Sunday, October 4, 2015

Truth is a bully

A character in a novel by Gregory David Roberts called truth a "bully". People feel they have to pursue and honor truth even when they don't like it or it doesn't seem to serve them.

"...take yesterday, for instance, when we were all talking about truth. Capital T Truth. Absolute truth. Ultimate truth. And is there any truth, is anything true? Everybody had something to say about it – Didier, Ulla, Maurizio, even Modena. Then you said, The truth is a bully we all pretend to like. I was knocked out by it. Did you read that in a book, or hear it in a play, or a movie?"

This truth, this bully, requires its own bully – the challenge of falsehood – to compel it to strengthen itself. John Stuart Mill wrote, "If opponents of all important truths do not exist, it is indispensable to imagine them and supply them with the strongest arguments which the most skilful devil's advocate can conjure up."

But then, maybe the devil's advocate is also correct, as per Neils Bohr: "There are trivial truths and there are great truths. The opposite of a trivial truth is plainly false. The opposite of the great truth is also true."

Some see a "hierarchy of truth," as explained by Kovach and Rosenstiel:

"It is interesting that oppressive societies tend to belittle literal definitions of truthfulness and accuracy, just as postmodernists do today, though for different reasons. In the Middle Ages, for instance, monks held that there was actually a hierarchy of truth. At the highest level were messages that told us about the fate of the universe, such as whether heaven existed. Next came moral truth, which taught us how to live. This was followed by allegorical truth, which taught the moral of stories. Finally, at the bottom, the least important, was the literal truth, which the theorists said was usually empty of meaning and irrelevant. As one fourteenth-century manual explained, using logic similar to what we might hear today from a postmodern scholar or a Hollywood producer, 'Whether it is truth of history or fiction doesn't matter, because the example is not supplied for its own sake but for its signification.'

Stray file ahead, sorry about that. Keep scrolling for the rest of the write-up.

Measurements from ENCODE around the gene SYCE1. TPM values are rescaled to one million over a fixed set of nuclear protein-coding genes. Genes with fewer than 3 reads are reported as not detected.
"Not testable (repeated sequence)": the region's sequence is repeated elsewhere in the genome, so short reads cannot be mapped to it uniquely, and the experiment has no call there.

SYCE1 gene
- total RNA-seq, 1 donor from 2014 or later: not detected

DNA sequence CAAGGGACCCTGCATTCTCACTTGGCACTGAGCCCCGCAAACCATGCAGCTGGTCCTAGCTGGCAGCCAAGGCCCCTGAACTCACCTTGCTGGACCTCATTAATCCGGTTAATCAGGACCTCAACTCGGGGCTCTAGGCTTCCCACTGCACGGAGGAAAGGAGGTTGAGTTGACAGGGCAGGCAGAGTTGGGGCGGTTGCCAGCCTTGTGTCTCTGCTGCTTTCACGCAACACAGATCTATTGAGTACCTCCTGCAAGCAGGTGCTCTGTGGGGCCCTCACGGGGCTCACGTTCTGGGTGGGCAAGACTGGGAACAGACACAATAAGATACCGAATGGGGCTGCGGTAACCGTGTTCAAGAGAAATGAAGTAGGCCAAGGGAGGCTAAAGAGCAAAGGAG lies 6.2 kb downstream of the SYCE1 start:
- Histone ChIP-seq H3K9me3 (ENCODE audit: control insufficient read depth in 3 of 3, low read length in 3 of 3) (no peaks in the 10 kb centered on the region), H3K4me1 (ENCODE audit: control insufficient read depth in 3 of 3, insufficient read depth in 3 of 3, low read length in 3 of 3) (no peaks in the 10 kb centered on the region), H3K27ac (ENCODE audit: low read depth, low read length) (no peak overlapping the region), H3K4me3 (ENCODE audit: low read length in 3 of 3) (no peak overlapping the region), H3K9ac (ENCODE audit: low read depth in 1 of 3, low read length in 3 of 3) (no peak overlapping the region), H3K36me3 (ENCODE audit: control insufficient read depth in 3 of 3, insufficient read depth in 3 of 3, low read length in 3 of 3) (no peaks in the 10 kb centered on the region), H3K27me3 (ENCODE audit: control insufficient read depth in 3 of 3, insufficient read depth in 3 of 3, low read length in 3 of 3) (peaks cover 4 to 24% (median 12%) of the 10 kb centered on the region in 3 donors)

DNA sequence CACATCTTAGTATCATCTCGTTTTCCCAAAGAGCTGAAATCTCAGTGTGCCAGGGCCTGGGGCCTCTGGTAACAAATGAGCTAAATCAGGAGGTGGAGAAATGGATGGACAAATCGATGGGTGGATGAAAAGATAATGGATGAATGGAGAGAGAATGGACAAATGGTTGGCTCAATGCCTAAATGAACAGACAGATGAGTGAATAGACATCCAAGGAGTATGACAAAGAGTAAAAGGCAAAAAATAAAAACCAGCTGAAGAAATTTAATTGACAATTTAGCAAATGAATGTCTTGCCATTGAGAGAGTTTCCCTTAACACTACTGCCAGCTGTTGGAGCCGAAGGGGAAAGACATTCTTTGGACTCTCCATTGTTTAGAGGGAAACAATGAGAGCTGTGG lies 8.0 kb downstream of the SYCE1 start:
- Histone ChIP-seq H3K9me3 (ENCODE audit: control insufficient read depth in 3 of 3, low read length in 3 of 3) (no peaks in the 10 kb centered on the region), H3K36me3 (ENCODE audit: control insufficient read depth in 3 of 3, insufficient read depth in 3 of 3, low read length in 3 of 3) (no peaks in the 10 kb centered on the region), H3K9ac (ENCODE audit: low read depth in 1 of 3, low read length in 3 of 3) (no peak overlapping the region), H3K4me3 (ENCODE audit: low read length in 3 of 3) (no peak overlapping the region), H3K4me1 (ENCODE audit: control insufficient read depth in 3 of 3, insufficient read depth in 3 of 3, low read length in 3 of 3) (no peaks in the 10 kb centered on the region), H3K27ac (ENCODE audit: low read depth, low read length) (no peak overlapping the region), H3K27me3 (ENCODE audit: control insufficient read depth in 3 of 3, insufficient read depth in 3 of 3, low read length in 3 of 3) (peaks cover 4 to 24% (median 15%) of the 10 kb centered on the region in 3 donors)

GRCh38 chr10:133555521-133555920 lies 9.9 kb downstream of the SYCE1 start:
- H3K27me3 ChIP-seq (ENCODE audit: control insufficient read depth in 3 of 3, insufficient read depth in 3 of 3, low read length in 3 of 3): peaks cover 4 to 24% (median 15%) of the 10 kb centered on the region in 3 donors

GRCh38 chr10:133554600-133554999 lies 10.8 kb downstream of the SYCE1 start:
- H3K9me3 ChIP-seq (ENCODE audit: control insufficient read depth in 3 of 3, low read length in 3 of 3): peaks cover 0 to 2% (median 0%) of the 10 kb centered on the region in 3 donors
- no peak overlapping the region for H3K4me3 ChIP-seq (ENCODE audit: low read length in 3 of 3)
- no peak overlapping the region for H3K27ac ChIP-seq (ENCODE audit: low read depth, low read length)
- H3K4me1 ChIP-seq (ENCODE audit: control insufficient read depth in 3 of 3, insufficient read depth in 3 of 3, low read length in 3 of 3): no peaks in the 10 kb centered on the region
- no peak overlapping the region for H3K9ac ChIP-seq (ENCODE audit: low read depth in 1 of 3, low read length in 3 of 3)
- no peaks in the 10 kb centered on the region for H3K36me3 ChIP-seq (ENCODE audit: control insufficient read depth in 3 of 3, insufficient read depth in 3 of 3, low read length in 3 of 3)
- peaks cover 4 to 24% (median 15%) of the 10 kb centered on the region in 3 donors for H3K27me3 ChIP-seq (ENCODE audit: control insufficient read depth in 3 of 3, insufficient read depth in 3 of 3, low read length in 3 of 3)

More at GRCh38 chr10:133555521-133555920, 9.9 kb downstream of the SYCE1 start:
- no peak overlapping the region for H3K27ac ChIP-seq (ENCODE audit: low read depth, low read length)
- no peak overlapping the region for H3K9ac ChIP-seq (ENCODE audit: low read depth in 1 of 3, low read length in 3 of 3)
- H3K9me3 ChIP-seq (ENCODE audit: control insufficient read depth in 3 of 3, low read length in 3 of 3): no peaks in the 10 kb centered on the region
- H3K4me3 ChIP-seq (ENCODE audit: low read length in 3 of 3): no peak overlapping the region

"The goal of the medieval thinkers was not enlightenment so much as control. They didn't want literal facts to get in the way of political/religious orthodoxy. An accurate understanding of the day threatened that control – just as today it is a weapon against oppression and manipulation."

What reins in truth? It does require "a measure of some kind" or else it is not viewed as truth. Nicholas Fearn:

"The wider conclusions of Protagoras may be self-refuting, but he did hit upon an important insight. This is the thought that every truth requires a measure of some kind. Truths are not true of and in themselves, but are true within a system of thought, or according to certain rules that test their veracity. This would be the case even if there were only one objective measure of truth. It is unequivocally true that two plus two equals four, but only because four is always the result when we apply the rules of addition correctly. The value of a pair of shoes, on the other hand, may be different according to whether they are given to a beggar or a king, but in each case their value is a value to someone. In both cases, the measure of the truth is external to what it evaluates. How we are to evaluate the measure is another issue, and one that does not always have an easy answer. It will certainly not do to say that this measure is simply 'reality' or 'the way things are,' since how we divine the nature of things is precisely what is in question."

Sources

Gregory David Roberts. Shantaram. New York: St. Martin's Griffin, 2003. p. 60.

John Stuart Mill. Essay on Liberty, quoted in Rollo May, Power and Innocence: A Search for the Sources of Violence. New York: W. W. Norton and Co., 1972. p 109-110.

Bill Kovach and Tom Rosenstiel. The Elements of Journalism: What Newspeople Should Know and the Public Should Expect. New York: Three Rivers Press, 2001. p 38.

Nicholas Fearn. How to Think Like a Philosopher. New York: Grove Press, 2001. p 15.

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